Reasons your project fail

Reasons your project fail

Have you ever encountered this situation? You are in the middle of a task, working really hard and getting a sense of satisfaction from your work. And then someone walks in and tells you to stop working on it. Because we don’t need to do it anymore.

That’s a terrible feeling, it’s deflating. You feel like you’ve wasted your energy.

It’s a shame, but the truth is, companies stop projects all the time when they decide that the benefits don’t justify the cost.

The reason? Well, sometimes circumstances change, and stopping the project is really a logical business decision. But sometimes, people agree to do things, like, start a project, even when no one is really clear that it’s the right thing to do. And that leads to failure in a project. But guess what, this situation where everyone agrees to do something that none of them really support, even has a name.

The bizarre behavior

Introduced by Jerry B. Harvey in 1974, he call this behavior “Abilene Paradox”. This is when his family went on a trip to Abilene for dinner on a hot summer. Which comes with a total of 4 hours travelling time, 106 miles travelling distance, in a car without air-conditioner, across the dust storm and heat.

When the idea was first sounded out, everyone agreed to the plan. But after their dinner, each and every one of them said that they never wanted to travel to Abilene for dinner, and that they are agreeing to this plan because they “do not want to upset the rest of the group”.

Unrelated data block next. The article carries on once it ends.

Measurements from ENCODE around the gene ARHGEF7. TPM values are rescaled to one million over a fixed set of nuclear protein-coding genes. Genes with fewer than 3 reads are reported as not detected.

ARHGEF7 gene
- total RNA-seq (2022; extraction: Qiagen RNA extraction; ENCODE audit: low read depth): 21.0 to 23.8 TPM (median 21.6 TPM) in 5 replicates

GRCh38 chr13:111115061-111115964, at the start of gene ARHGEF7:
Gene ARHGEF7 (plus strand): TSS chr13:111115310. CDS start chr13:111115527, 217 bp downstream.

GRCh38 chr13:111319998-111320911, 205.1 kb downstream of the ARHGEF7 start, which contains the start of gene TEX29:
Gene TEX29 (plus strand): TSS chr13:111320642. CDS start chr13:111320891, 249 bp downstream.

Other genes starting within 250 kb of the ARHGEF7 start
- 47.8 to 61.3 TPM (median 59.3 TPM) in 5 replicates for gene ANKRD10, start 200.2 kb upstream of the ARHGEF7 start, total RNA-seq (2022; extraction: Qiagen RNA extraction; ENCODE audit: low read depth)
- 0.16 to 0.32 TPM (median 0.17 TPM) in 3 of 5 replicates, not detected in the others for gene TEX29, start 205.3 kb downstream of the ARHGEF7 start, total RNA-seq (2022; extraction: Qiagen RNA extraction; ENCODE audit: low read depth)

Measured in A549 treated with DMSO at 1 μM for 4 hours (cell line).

The power that a social group has over an individual is stronger than we think. In the Abilene Paradox, people often go along with something they don’t necessarily agree, because they don’t want to be seem as the one “rocking the boat”. People end up doing something that they thought the group wanted over what they individually thought is the best, in the end, they all paid for it with a waste of time and effort.


So, how do you prevent an unnecessary “visit”?                

The key to protect your team from the Abilene Paradox would have to be engaging people.

At the very beginning of a project, create an atmosphere to foster candid communication. You have to make sure that everyone has a clear understanding of what is going on, what you are trying to accomplish, problems you are trying to solve. And it is essential for team member to sound out their feedback and concerns at this very stage. Building a shared vision with the entire team at the beginning of the project will make it easier for everyone to stay on track throughout the project as the team move forward together.

As Yankees legend, Yogi Berra said, “If you don’t know where you’re going, you’ll wind up someplace else.” And it is always a great argument when it comes to planning. With that being said, people that do not have a clear direction when doing something will inevitably drift in the progress of doing it.

Applying the above onto business, smart teams encourage debate during planning, and pull together with all they have after decision. If you place emphasis on conformity and crushing opposing points of views during discussion, you may think you are speeding up the project, but you may end up paying a price.

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